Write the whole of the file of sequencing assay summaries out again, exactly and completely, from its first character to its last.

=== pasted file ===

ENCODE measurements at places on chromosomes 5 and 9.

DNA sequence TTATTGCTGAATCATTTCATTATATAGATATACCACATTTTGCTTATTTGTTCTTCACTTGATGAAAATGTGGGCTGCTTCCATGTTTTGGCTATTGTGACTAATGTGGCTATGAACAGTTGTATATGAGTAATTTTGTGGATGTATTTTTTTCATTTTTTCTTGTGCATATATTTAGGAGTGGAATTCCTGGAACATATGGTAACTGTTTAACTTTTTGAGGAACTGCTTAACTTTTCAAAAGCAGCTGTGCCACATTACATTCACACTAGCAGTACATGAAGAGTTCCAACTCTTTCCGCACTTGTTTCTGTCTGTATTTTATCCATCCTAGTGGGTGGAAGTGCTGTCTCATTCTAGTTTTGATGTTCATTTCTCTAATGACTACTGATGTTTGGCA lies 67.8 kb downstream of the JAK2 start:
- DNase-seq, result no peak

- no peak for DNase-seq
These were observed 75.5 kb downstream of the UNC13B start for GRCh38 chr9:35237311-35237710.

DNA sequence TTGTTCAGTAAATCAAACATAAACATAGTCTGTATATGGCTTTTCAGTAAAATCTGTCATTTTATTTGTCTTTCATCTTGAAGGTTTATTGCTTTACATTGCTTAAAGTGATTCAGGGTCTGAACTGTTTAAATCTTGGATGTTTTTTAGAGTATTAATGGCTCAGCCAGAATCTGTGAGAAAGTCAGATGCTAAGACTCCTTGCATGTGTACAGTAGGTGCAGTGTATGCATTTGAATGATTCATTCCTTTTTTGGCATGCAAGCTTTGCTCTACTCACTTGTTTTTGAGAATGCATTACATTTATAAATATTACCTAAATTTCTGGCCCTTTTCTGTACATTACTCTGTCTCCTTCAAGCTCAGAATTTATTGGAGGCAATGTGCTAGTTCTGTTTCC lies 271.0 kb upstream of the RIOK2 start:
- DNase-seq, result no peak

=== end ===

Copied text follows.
ENCODE measurements at places on chromosomes 5 and 9.

DNA sequence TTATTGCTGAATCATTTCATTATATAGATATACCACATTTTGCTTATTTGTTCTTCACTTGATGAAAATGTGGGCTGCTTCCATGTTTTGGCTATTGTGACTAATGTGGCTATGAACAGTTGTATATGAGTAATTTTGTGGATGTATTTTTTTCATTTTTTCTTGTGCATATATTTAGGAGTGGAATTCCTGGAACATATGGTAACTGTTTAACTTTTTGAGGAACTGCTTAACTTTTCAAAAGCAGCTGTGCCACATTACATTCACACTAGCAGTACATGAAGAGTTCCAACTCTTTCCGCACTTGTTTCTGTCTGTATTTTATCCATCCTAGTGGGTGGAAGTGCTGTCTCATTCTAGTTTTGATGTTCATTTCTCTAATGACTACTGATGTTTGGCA lies 67.8 kb downstream of the JAK2 start:
- DNase-seq, result no peak

- no peak for DNase-seq
These were observed 75.5 kb downstream of the UNC13B start for GRCh38 chr9:35237311-35237710.

DNA sequence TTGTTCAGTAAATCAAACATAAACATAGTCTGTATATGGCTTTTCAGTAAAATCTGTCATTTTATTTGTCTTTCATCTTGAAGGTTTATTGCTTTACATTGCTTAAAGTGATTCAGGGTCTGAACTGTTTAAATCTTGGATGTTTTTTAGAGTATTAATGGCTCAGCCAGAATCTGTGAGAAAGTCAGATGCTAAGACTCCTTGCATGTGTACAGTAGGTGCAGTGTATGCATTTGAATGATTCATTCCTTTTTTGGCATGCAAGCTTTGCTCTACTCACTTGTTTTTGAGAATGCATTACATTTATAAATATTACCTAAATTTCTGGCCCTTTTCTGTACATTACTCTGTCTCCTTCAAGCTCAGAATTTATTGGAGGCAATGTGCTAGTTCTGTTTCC lies 271.0 kb upstream of the RIOK2 start:
- DNase-seq, result no peak